Apart from the technical aspects involved in remediating an attack, Gordon said, businesses also need to be aware of the implications of those responses on everyday business functioning.

“If you decide to shut down a division of the company, what are the impacts of that?” she explained. “There are a lot of ancillary ramifications of the decisions they make, and a lot of times companies don’t think about these things — and how far those decisions have to go beyond just ‘do we pay the ransom?’”

Maintaining those broader conversations internally requires cybersecurity remediation to be inculcated into the company culture  — and in support of this, Gordon said, simulation training “has become an integral part of security programs.”

“We work with companies that do dozens of different types of attack scenarios every year,” she explained.

“They’re focusing on different roles and teams — whether it’s SOC or incident response or forensics — and they just know they have to be proactive, and give people the experience they need.”

“It creates muscle memory and brings up their confidence, so that when they do go back to their production environment, they’re measurably that much more effective.”

“We’re ultimately able to measure a team’s detection and response time and show improvements over time — and for security leaders, that’s an indicator of a decreased risk.”

Yet even with the right access to the right tools, CISOs are aware that there’s more to improving cyber defenses than just running simulations.

Maintaining a fully proactive cyber culture requires addressing two major elements, she said.

The first is to make the culture of a company secure so that everybody in the company can be aware of security.

The second, which particularly falls under CISOs’ direct control, is the culture within the cybersecurity workforce — of which regular simulations are an increasingly important part.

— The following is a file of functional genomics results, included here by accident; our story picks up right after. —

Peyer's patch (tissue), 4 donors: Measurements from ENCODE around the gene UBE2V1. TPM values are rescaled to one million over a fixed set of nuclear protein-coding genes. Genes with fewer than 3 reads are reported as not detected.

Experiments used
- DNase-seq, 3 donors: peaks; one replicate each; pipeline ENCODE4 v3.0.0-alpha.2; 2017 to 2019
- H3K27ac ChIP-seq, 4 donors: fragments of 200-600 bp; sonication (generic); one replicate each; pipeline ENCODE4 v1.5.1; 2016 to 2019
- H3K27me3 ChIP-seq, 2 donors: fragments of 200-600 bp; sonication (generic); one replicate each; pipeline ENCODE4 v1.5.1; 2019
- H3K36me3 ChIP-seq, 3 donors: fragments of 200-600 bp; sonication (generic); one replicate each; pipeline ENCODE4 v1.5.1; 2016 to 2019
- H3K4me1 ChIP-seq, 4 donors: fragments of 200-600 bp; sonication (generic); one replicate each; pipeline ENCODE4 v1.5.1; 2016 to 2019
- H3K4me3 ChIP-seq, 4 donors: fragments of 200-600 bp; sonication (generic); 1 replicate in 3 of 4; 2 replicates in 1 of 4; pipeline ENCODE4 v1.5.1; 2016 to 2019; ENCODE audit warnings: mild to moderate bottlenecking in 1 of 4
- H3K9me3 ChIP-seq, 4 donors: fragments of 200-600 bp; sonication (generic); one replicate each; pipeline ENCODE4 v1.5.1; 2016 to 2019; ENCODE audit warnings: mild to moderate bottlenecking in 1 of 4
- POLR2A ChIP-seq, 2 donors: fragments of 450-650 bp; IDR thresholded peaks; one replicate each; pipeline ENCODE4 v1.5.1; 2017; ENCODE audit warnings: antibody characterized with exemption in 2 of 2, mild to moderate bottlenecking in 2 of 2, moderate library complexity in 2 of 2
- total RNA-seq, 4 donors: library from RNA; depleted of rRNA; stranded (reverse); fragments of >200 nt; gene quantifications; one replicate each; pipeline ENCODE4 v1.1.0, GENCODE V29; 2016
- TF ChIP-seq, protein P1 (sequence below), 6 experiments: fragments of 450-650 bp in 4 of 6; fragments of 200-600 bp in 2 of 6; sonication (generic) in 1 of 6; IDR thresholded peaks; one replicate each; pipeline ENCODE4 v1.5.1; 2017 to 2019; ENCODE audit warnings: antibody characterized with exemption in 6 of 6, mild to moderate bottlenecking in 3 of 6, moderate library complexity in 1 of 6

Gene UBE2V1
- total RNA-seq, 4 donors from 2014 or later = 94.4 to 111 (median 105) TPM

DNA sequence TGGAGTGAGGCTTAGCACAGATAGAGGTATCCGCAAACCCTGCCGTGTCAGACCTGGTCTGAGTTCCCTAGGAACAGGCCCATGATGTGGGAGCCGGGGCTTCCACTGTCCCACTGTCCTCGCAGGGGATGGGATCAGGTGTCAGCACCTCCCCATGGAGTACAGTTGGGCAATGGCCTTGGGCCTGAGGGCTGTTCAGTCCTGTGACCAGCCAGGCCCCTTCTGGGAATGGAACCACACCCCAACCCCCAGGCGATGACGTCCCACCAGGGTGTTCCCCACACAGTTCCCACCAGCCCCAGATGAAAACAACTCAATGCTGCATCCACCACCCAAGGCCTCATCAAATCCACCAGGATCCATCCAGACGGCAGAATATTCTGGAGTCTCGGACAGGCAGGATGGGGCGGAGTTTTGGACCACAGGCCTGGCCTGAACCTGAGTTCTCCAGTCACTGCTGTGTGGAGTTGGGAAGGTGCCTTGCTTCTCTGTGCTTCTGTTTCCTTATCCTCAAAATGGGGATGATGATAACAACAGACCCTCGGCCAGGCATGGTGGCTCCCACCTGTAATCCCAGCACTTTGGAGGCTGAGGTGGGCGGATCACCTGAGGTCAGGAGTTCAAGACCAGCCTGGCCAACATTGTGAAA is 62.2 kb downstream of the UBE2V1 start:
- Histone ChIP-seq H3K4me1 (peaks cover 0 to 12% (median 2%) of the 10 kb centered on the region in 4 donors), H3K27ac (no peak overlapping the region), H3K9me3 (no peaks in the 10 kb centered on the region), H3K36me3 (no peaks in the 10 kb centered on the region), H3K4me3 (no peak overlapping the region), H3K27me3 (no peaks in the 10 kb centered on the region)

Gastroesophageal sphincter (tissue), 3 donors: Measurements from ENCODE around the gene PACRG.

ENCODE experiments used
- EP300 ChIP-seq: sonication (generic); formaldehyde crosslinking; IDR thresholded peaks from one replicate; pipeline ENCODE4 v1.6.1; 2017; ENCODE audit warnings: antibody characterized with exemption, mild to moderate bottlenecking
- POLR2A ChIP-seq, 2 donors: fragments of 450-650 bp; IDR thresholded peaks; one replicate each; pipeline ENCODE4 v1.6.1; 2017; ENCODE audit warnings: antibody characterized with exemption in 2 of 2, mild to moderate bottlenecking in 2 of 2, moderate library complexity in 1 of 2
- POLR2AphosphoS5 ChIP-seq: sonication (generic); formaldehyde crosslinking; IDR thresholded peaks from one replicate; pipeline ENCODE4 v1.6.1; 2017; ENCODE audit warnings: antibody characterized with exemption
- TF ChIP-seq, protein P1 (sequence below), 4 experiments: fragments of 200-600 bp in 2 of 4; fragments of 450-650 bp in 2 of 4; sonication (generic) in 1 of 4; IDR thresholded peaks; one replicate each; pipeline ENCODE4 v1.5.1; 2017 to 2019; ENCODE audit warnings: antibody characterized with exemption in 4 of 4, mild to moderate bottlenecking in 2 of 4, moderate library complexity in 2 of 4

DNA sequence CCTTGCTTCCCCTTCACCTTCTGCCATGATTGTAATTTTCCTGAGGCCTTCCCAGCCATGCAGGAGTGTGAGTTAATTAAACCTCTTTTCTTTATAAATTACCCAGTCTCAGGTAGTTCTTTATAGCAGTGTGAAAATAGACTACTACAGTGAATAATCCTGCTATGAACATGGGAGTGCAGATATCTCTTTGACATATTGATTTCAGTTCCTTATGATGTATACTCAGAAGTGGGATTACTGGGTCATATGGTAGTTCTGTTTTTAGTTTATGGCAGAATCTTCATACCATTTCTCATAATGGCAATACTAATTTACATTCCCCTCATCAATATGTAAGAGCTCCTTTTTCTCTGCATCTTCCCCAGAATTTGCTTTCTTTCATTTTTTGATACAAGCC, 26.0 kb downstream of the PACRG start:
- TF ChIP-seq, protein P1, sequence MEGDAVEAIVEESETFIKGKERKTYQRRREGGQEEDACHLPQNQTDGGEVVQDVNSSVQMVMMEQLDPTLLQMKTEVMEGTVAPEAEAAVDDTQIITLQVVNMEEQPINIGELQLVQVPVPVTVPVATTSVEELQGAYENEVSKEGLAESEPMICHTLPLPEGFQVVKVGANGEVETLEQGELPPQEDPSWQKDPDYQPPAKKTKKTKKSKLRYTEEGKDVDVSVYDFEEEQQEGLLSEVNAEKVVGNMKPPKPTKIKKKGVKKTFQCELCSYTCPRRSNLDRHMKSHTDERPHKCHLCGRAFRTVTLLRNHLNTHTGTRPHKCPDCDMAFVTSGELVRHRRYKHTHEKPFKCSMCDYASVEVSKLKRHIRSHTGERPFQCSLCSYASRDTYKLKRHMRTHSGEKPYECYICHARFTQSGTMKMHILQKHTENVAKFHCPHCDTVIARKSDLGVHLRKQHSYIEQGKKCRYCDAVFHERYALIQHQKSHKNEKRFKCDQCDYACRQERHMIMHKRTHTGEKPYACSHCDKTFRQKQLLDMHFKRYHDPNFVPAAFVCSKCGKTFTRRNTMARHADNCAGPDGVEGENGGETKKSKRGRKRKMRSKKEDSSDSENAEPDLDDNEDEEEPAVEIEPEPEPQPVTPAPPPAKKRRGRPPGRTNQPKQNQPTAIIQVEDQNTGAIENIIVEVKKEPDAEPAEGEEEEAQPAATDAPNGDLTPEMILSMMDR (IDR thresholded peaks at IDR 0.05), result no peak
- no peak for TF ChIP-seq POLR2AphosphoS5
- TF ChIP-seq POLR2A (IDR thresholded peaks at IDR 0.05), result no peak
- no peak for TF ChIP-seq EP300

“That’s something that a lot of attention is being paid to now,” Gordon said. “When leaders are looking at people, process, and technology as a whole versus just technology, or just technology and processes, they’re a lot more effective.”

David Braue is an award-winning technology writer based in Melbourne, Australia.

Go here to read all of David’s Cybercrime Magazine articles.

Sponsored by Cloud Range

Cloud Range exists to ensure that our customers and partners build and maintain a successful cyber range and simulation program within their organizations.

Cloud Range Cyber is led by a leading group of security executives and engineers who identified the need for military-grade simulation training for enterprise security teams. By developing a flexible training solution, enterprise security teams and MSSPs can overcome the skills gap while ensuring that their teams are truly prepared for cyber combat.

Our mission is to make simulation training a standard part of cybersecurity certifications and education, no different than other professions that require hands-on skills development before becoming a functioning practitioner. This allows companies to ensure that their security teams have the opportunity to train, practice, and implement security defense techniques in their organizations before they happen.